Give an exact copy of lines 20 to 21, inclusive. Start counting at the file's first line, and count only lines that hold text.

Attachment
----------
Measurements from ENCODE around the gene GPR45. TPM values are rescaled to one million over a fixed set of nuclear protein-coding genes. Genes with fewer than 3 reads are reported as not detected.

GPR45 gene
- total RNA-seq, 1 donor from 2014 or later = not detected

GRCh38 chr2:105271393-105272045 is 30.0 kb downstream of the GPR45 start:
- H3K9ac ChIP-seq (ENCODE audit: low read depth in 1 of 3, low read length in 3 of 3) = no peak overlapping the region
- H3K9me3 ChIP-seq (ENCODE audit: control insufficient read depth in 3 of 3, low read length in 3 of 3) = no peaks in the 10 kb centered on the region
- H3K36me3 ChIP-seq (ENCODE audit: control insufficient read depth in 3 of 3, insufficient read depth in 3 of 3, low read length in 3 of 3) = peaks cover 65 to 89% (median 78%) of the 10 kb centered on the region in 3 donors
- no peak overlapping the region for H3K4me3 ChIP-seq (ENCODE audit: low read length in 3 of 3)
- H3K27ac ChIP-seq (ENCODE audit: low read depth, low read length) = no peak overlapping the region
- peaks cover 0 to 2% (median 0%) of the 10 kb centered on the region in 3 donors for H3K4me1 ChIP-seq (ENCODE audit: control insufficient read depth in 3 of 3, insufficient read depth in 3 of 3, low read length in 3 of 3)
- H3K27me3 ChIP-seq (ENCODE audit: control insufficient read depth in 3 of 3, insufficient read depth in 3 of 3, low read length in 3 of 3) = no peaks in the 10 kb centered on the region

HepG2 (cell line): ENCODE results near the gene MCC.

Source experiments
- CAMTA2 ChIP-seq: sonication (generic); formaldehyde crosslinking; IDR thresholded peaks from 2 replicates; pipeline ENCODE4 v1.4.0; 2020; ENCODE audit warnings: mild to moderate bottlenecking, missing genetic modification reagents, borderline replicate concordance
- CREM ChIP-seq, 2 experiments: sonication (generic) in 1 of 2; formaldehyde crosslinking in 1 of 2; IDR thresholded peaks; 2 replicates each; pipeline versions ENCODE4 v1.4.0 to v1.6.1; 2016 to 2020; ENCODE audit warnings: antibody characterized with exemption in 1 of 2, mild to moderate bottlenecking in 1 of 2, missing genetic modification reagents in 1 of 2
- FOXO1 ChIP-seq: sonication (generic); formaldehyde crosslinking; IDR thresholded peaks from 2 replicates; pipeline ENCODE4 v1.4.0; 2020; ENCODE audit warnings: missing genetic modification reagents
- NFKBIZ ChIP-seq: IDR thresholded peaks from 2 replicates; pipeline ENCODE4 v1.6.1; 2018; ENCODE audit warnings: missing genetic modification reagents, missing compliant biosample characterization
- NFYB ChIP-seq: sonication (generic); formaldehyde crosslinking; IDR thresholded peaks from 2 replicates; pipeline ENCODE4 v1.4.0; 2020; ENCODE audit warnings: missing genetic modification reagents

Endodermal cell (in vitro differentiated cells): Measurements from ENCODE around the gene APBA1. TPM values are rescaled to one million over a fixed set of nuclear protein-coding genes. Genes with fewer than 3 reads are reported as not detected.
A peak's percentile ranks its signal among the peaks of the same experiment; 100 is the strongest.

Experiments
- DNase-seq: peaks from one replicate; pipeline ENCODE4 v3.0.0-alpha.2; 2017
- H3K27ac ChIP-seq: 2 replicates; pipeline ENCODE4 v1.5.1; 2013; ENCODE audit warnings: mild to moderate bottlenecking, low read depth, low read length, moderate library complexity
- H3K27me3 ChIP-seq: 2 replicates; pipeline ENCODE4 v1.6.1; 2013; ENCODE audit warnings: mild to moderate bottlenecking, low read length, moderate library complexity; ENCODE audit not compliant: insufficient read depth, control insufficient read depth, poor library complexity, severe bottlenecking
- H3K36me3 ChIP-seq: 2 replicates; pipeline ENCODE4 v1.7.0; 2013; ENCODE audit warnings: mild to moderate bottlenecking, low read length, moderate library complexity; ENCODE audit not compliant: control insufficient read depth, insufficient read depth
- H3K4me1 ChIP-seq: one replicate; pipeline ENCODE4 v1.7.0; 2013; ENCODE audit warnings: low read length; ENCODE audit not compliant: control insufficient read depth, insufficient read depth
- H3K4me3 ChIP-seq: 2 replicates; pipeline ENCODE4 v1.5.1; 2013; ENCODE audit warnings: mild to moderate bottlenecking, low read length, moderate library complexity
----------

A peak's percentile ranks its signal among the peaks of the same experiment; 100 is the strongest.

Experiments